She looks at them a long time, unconsciously counting the clock ticks that fill the void. “Mine?”

“For the afternoon,” the teacher says. “Overnight.” The word thuds between them, and he clears his throat. “Just bring them back.”

She takes it, slips it into her nearest pocket, in the jeans that don’t quite cover her ankles anymore. It doesn’t resist and is hidden quickly, before she’s ready. She imagines this is how the bad girls get away with stealing lip gloss at the drugstore.

“Thanks,” she says. She makes herself look at his eyes. They’re a green that shifts from dull to bright as she watches. “I appreciate it.”

“Try the Killers,” he says. He grins. This is what he really likes about his job, she thinks, a flash of stark grown reality making the glee shine bigger from his stubble. “I just got their new album on there.”

The bell pierces their bubble and she turns to rush to class, only now remembering she hasn’t filled the pursing emptiness in her stomach yet and Mrs. McAllister won’t let food get anywhere near calculus, figuring how many hours she’ll have to babysit the neighbor’s dog—they always take their children with them—to replace her Walkman.

On her way home, she takes the player out of her pocket, adjusts the earbuds, and swirls the controls with a private marvel she conceals in ducked-head boredom. She does what he says, and she learns that he’s right. He doesn’t look a thing like Jesus, either.


They send you back pinned in purple and heart-shaped copper. You are full of honor, and a certificate signed by the President says so.

Your body rejects pop music like spoiled milk, triggering a violent voiding of rage over whoever is closest.

On your first ride out of the hospital, your wife turns the knob of the car radio. For a second you’re more grateful to her than you’ve ever been, pleased at her intuition that the only thing worse than silence right now would be mindless chatter, sure that you’re in the right hands. But when the Killers come on, you start punching without thinking.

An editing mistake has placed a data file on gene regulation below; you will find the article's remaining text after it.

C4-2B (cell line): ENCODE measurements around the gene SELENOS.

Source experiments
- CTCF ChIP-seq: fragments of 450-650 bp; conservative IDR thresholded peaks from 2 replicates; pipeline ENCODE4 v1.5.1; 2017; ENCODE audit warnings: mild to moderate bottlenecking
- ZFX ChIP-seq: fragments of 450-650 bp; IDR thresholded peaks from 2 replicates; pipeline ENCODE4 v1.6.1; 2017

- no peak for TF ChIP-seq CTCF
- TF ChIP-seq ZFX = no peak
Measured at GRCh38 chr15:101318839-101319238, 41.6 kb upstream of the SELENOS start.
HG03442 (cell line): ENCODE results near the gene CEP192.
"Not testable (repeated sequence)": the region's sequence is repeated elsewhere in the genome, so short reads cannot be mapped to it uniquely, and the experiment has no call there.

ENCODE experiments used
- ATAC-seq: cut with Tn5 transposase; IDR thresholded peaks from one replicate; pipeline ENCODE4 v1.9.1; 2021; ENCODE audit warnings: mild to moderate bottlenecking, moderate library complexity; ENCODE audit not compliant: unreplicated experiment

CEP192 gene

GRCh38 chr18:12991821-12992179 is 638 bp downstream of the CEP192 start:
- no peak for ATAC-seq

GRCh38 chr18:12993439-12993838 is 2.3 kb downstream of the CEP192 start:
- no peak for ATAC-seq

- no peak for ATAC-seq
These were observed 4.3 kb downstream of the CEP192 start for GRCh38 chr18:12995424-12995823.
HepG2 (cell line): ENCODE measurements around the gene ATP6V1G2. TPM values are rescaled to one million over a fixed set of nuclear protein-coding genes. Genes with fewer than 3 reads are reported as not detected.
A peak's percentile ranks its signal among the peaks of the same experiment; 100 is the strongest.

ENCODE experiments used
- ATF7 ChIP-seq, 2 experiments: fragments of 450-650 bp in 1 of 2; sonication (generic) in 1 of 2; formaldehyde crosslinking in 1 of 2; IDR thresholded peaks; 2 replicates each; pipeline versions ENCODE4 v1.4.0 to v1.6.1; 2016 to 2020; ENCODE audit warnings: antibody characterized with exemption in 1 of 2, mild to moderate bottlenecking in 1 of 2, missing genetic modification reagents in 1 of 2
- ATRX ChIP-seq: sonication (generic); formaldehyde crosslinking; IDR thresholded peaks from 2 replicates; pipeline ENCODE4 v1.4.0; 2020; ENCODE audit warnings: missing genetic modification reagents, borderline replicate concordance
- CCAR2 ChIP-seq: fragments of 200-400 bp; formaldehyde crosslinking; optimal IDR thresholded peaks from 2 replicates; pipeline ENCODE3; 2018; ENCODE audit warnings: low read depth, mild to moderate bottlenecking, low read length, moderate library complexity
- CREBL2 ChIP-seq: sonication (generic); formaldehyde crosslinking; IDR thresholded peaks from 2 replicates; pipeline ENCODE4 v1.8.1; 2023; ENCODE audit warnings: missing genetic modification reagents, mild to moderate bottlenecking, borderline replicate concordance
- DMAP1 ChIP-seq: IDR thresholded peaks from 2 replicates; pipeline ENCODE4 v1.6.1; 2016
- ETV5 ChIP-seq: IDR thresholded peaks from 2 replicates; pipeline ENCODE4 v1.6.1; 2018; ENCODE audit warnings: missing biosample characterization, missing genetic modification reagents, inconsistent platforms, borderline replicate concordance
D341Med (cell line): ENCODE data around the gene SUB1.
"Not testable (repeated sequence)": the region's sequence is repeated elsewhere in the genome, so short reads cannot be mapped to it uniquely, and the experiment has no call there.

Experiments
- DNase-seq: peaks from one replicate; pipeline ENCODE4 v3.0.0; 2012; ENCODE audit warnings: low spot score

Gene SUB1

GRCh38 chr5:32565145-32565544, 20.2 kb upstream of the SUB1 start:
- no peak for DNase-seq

“Shut up,” you say, faintly aware of something tearing, of something gushing out of you, but you don’t stop. “Shut up shut up shut up shut up—”

She takes you right back to the hospital and checks herself in for a black eye. You get to talk to a nice lady a couple times a week. You sit in the overstuffed armchair across from her wingback and watch the wrinkles around her mouth move her bleeding lipstick up and down, and you hug her softness before you walk out her door, towering above her and feeling a little like her son.

You don’t have to pay her, or for the pills she hands you in bottles swallowed by your palm. You take them on time, according to the ding of the egg timer in the kitchen you share with your wife again. You let them wash through your bloodstream and whisk away your brain, and you feel like you finally know what it’s really like to get high, not like when you fucked around with pot in school, but to let go of control completely and not give a shit that you don’t have it anymore.

The pills are nice.

But the bullet finds you every night. Sometimes it’s your gut and sometimes it’s your heart and, one time, your spleen, memorable because you didn’t realize you knew where your spleen was. You wake up soaked and sore and staring at the rigid back of the woman you love.

Or you would, if she could stand to sleep with you anymore.

She stays for six months before bursting into tears and saying, “I can’t take it anymore” like she was the one who got shot, and you hand over her music and her God and don’t protest when she leaves because this is a movie scene you’ve been rehearsing in your head for half a year.

Your life moves on in its slow grinding process, indifferent to whether you’re still holding on. After considering the bullets they kept in the rifle they let you bring home, you reach out your hand.


The girl grows up.

In a year, she goes to college, setting her sights on the out-of-state school her parents don’t like and the major that is projected to make less than her summer babysitting gigs. And yet.